I have said that the day brought thee before me; it brings thee in thy bloom as when we first met. It was thy May of life, as it now is the May of the year. The soft blue that now colors the heaven, was in thine eyes, and the peach bloom on thy cheek; thy step was like the step of Spring upon the grass, and thy smile like the sunshine of May. I have not lost my joy in the spring-time. The balmy air refreshes my spirit; I gaze with delight upon the pale azure of the sky and the vivid green of the fields, and feel a sort of rapture as I bend over the early flowers, or look upon the trees with their tender foliage, and boughs thick hung with pink or snowy wreaths. And while I miss thee more than ever, thou art more than ever with me. I seem to take thy hand in mine, and walk with thee through the spicy woods, in the spangled meadows, and by the marge of singing streams. Thou, too, delightest in the freshness and the bloom; thine eye follows and answers mine in its admiration of the beautiful, and our hearts beat as one to the music and gladness of nature.

Then, though alone, I am not lonely; I feel that somewhere the same sights and sounds of Spring are with thee, the same consciousness of a beloved presence; and our souls meet at the altar of Nature as they will surely meet and be united in the presence of God. Oh, my friend! my love! in thy truth, in thy faithfulness, I am blest! How can I be wholly unhappy while I know there is one to whom I am the dearest object on earth, and from whom, though fate may do its worst, I can never be entirely separated.

Though leagues of land and water lie between us, are we not often together? When my heart seems filled with sunshine, and I go to my daily avocations feeling a peculiar lightness and elasticity of spirit; when I soar above the petty things of earth, and nothing perplexes or disturbs me, art thou not then with me? Does not our strong and lasting attachment sometimes give us power to triumph over common obstacles, and though our bodily eyes may not pierce the clouds which surround and separate us, may not our mental vision give us assurance of a nearness to, and of cheer and joy in each other?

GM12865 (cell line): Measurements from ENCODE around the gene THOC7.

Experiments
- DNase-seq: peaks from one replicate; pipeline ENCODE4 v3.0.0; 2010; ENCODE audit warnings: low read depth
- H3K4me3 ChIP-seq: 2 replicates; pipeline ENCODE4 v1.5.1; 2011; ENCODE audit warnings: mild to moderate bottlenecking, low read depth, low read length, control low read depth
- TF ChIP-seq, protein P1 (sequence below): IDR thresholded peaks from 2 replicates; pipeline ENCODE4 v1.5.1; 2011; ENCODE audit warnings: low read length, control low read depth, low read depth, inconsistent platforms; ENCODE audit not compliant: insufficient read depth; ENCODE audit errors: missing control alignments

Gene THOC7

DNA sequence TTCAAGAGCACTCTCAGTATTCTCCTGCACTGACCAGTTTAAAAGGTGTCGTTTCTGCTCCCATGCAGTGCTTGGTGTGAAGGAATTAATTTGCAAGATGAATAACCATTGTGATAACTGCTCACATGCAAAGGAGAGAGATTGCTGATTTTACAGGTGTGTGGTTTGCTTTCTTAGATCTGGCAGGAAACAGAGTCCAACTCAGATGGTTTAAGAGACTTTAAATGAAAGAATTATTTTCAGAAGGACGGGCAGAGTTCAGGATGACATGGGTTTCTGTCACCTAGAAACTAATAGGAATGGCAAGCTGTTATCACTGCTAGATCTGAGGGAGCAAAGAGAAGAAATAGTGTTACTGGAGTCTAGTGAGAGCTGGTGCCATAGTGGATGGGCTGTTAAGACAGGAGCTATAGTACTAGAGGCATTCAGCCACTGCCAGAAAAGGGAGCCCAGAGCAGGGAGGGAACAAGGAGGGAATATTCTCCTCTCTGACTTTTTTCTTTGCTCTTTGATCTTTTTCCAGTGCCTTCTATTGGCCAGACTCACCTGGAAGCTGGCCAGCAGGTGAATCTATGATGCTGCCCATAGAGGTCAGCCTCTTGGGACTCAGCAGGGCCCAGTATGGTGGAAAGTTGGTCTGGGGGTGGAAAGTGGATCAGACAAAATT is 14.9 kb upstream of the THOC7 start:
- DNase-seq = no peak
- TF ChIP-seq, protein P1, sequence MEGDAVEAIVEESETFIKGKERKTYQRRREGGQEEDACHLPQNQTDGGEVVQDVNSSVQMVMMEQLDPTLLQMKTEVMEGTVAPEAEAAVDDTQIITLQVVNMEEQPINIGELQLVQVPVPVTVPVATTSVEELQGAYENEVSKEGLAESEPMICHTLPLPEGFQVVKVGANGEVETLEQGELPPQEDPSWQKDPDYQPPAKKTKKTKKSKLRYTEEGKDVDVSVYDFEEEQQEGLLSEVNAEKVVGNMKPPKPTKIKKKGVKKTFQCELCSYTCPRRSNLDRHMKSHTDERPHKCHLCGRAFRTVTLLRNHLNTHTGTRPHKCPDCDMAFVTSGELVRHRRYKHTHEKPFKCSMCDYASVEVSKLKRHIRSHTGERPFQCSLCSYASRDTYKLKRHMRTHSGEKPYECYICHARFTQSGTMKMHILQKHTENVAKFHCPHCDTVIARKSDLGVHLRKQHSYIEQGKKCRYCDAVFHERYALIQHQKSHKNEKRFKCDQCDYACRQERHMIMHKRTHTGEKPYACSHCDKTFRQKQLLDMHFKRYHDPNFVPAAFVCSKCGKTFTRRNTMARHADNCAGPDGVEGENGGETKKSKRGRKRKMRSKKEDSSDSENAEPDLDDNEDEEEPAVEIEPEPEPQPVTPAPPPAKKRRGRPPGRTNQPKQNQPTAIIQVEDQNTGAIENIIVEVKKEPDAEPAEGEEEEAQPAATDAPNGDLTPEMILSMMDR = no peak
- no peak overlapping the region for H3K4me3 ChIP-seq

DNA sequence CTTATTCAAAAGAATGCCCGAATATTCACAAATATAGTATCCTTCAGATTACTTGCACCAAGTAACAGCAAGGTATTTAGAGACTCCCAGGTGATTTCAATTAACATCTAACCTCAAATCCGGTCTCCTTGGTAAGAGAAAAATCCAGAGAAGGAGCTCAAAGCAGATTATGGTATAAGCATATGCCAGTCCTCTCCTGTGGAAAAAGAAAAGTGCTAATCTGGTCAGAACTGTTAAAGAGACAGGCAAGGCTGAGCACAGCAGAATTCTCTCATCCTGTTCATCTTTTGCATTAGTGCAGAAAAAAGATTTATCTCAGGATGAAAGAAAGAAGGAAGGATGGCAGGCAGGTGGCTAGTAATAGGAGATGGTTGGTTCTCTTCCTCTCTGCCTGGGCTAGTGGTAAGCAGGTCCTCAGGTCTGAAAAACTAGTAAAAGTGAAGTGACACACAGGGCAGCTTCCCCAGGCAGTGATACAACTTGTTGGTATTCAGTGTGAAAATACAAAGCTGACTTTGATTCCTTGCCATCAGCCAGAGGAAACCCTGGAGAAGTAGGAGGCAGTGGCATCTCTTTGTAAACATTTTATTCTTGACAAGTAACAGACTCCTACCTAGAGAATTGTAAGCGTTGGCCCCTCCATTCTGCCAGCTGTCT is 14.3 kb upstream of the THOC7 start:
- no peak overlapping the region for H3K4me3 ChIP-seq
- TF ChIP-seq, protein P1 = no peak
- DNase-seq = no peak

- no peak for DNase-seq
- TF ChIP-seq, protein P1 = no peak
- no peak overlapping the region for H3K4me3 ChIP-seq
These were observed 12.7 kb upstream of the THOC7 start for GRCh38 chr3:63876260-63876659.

Yes, I believe it. It is this which makes our lot less bitter, which prevents our feeling at all times utterly alone. If it were not so, how could my heart leap up as it were with a sudden gladness, when from the earth or sky, decked in spring-tide or summer loveliness, eyes of affection seem looking forth, and low breathed words tenderly calling, till I open wide my arms, in rapture, seeking to enfold the invisible and elusive spirit? And sometimes in the silent wood, or by the lonely waters, my whole soul is filled with an exquisite sense of dear companionship, and for the timeI feel that nothing could disturb my peace or make me again unhappy.

Oh, there is nothing good in humanity, nothing beautiful in nature or in art that does not restore thee to me! If I read the poet's impassioned lay, thou art listening, and when mine eyes kindle with pleasure, thou too dost approve. If I stand in rapt admiration before the lifebreathing canvass, or all but speaking statue, I turn to meet the glow of a kindred enthusiasm on thy cheek and in thine eye; and when heroic deeds are mentioned, or on the written page appears a record of noble and virtuous actions, I see thy brow flushed with emotion, or thy quick sensibility revealing itself in tears. Together we hail the morning advancing over the eastern hills, or watch the gay colors of the sunset fading in the western sky. Thou comest to sit beside me in the twilight, laying thy hand in mine; |

or we pace the lime-tree walk in the silvery evening, when earth smiles like the gardens of Asphodel beneath the moon's purifying beams.

But can thy fancied presence always console me for thy real absence? O, no! It is in these hours that I most need thee, most bitterly regret the fate which keeps us apart. While the delusion lasts I may be less a sufferer, but afterward I must be doubly sad. We meet and we are separated; for a few moments I forget that aught could come between us, and then I live over again that hour of anguish when we bade each other farewell forever. Oh, must it be forever! That saddening word can only apply to the earthly duration of our trial; it may be the forever of time, but not of eternity.

While I write, the sky has become clouded; the herbage is less vividly green; something of ¦ their brightness has departed from the blossoming trees and the early flowers, and sombre shadows fall where so lately rested the beautiful sunlight of May. My thoughts take a desponding hue from the change without, and the gloom of the sky overshadows my spirit. It is as if thou wert gone from me like the sunbeams, and I should be blessed with thy presence no more. Though I never really doubt thy faithfulness, how often does this feeling of desertion oppress me, how painfully contrast itself with the happier delusion dwelt upon before. But it is not alone when the heavens are clouded that I lose thee, it is not the darkness that hides thee from view; for it may be when earth looks loveliest, in her spring or summer guise, that I cannot feel thee near; and closing my heart to the beauty around, it turns inward to brood over its disappointment; and often when autumn's golden haze wraps the valleys and the hills, and in the stillness we seem to hear the slow approaching step of decay, I call thee, but thou dost not come; and I turn from the sadly fair face of nature oppressed with an inexpressible grief and pain. Is it, as I sometimes wildly fancy, that thou art then turned from me? that in interests or affections apart from me, I am for awhile forgotten? O, my friend! my only love! let me not owe this suffering to thee! When my spirit goes forth in search of thine, let it not return unsatisfied! Let not thy heart fail or grow weary in its watchfulness and fidelity; and though we may never meet face to face, or hope for an earthly union, still be thou mine in spirit, as I am wholly thine!